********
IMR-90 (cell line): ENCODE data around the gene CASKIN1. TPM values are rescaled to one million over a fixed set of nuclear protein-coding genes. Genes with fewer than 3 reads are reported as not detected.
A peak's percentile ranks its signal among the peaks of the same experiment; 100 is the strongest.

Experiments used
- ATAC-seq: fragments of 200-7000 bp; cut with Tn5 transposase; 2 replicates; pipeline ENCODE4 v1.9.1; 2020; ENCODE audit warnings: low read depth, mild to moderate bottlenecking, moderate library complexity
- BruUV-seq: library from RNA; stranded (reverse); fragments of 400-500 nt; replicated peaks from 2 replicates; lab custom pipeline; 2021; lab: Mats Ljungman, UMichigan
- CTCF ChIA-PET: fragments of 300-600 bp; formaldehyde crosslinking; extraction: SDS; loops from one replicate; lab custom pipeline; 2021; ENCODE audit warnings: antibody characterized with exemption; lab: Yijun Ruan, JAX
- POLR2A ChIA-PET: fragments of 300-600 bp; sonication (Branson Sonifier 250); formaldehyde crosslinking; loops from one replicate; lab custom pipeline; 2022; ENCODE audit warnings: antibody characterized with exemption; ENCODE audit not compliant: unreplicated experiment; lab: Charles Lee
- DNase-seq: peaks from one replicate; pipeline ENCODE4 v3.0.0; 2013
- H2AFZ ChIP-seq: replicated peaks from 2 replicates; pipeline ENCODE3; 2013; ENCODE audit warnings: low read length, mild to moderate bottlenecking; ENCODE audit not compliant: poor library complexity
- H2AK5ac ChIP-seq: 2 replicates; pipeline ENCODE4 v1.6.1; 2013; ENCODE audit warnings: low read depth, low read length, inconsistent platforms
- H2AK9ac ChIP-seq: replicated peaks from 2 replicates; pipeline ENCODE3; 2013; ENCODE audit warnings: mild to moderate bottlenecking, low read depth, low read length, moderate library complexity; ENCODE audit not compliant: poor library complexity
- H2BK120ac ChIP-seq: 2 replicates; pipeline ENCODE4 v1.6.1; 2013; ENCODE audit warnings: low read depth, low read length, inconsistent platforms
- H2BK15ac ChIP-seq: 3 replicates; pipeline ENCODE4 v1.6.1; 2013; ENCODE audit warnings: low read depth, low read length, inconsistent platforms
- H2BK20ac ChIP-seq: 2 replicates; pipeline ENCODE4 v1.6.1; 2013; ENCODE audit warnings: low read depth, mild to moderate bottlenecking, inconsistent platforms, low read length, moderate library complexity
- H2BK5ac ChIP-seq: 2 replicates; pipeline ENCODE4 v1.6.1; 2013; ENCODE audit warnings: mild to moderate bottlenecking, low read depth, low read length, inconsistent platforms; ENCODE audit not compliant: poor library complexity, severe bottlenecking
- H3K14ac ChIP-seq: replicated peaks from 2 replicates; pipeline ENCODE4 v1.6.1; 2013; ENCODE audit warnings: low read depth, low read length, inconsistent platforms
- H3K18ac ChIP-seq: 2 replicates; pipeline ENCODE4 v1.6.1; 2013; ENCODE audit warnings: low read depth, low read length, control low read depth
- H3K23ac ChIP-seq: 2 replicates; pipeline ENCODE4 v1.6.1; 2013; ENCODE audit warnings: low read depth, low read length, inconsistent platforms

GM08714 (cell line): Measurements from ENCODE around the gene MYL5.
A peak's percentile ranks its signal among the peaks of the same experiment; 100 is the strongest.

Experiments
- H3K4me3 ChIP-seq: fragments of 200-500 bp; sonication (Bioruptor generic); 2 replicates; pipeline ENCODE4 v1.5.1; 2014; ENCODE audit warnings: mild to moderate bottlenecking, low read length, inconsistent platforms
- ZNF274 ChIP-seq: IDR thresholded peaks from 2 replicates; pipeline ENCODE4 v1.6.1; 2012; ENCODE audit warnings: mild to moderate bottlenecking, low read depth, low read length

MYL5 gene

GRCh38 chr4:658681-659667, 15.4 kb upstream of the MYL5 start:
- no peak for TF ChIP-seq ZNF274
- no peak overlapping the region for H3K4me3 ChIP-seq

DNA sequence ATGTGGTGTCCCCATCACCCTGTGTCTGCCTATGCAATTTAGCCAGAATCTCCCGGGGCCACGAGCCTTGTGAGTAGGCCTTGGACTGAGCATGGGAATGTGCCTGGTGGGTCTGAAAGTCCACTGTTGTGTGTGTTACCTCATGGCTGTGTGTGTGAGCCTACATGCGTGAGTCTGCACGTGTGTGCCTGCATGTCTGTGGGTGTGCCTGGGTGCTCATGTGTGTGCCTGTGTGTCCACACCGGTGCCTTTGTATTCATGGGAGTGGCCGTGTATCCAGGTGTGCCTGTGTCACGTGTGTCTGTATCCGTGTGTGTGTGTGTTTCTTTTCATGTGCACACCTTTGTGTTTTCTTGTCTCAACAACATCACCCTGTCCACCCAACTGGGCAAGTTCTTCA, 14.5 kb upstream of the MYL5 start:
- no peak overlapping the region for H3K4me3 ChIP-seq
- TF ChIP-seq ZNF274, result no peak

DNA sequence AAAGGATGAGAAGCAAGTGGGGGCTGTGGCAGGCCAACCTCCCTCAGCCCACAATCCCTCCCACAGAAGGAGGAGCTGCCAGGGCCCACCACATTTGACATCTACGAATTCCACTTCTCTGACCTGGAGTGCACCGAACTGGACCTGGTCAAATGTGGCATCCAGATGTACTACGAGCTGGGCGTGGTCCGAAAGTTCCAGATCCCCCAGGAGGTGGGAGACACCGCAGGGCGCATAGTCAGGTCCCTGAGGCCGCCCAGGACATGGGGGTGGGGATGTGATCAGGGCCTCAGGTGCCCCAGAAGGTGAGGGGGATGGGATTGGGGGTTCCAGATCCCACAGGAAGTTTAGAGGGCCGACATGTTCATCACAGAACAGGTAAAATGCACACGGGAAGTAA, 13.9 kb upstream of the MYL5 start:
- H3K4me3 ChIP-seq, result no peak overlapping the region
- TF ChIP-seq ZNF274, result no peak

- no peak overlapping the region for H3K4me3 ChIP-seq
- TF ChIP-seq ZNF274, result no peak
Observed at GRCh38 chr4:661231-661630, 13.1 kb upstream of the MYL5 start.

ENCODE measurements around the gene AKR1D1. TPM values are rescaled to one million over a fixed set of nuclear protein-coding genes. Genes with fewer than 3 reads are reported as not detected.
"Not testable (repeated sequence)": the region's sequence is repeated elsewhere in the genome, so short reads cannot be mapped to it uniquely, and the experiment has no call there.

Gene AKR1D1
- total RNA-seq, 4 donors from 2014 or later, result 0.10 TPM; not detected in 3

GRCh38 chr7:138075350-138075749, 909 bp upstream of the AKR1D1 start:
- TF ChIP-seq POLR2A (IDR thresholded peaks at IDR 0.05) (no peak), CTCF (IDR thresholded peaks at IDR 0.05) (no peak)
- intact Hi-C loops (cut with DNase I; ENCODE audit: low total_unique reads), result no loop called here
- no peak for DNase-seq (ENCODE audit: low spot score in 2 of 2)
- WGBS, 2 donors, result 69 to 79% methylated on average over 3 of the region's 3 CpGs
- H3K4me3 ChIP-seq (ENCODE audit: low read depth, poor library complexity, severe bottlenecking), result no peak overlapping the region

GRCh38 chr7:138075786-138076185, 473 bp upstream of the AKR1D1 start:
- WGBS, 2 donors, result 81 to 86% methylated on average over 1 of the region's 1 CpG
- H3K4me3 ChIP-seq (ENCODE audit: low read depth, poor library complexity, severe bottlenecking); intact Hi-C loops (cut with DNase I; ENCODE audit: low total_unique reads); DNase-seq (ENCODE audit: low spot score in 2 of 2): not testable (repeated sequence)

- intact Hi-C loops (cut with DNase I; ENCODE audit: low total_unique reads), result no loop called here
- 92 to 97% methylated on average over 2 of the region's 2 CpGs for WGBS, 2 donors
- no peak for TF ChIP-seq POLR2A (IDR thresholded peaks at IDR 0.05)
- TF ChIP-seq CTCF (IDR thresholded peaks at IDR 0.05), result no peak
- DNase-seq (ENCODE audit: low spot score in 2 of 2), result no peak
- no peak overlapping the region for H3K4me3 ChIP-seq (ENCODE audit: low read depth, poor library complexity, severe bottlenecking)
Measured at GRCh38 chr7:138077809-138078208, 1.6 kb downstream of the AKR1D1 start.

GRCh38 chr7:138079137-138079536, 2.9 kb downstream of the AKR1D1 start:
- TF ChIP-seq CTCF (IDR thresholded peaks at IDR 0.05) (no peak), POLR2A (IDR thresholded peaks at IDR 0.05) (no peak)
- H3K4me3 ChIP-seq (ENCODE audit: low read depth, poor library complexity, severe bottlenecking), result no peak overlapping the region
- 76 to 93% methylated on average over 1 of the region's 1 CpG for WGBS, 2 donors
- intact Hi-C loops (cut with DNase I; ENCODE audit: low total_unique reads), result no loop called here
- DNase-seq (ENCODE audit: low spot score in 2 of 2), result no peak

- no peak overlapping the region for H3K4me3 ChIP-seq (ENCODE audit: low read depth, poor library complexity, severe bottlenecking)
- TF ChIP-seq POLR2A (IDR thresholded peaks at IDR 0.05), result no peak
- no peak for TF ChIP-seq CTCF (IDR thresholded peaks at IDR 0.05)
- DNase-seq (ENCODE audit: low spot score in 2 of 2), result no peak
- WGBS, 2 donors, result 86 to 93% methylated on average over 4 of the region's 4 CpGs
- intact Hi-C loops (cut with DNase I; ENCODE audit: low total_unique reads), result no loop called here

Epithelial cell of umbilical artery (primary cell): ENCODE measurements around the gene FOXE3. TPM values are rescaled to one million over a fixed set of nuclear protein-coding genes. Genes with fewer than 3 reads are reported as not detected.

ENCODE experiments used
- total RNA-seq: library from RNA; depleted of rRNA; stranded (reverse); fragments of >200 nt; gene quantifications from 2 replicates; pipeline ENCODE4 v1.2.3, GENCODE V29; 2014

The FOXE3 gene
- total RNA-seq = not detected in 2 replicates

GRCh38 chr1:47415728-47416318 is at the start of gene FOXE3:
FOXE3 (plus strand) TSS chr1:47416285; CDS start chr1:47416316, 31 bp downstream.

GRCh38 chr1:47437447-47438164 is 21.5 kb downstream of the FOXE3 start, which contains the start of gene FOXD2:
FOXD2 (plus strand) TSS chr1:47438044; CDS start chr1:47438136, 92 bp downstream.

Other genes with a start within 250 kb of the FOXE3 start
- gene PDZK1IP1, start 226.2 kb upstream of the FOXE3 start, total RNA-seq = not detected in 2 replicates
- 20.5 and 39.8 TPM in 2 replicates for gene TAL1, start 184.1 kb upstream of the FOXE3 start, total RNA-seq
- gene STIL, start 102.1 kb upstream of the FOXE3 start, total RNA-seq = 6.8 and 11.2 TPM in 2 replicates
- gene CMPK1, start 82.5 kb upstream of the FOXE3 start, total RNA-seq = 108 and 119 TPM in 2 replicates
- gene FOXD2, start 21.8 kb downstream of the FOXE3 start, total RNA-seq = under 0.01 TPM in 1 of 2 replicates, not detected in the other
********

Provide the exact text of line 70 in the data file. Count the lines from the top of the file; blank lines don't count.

ENCODE experiments used